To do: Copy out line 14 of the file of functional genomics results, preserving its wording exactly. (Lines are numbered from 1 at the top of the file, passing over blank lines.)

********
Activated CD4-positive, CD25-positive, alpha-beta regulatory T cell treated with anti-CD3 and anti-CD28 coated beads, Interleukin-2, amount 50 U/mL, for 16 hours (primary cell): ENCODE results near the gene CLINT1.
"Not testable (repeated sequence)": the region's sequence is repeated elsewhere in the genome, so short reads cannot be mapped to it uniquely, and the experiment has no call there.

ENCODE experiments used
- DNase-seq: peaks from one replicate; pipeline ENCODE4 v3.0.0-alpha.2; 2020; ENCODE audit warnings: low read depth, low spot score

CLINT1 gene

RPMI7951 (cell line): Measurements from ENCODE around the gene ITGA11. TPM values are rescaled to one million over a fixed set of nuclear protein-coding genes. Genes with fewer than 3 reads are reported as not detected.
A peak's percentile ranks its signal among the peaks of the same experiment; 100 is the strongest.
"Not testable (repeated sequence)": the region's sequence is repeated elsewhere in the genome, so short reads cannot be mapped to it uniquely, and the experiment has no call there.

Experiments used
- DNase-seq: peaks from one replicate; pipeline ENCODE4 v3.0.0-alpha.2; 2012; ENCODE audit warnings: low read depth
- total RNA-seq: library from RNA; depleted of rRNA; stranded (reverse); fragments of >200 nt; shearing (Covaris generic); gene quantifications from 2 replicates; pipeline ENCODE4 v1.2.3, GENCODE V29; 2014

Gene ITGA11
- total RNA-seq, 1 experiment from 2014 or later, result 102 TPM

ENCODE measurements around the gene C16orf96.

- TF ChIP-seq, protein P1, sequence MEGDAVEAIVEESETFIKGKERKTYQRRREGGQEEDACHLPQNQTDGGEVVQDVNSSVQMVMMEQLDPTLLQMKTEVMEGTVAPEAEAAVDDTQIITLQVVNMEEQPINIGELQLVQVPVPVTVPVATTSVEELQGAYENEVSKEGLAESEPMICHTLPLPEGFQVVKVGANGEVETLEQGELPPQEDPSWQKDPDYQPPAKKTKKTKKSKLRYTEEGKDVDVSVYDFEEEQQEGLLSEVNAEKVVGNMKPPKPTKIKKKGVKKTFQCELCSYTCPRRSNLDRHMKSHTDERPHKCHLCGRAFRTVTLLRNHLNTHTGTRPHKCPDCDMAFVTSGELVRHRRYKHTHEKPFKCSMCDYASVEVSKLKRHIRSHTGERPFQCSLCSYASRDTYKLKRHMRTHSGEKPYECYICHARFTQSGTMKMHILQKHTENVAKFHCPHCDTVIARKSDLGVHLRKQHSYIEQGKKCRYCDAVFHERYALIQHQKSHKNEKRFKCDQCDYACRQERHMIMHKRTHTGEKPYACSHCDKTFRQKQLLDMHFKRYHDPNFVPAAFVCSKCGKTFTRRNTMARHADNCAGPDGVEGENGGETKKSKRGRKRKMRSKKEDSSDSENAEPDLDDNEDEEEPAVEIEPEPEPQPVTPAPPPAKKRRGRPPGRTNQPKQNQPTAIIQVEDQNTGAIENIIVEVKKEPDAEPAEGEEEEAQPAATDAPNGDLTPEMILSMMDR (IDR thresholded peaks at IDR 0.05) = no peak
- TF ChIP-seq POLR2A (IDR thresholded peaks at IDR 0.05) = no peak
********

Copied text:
ENCODE measurements around the gene C16orf96.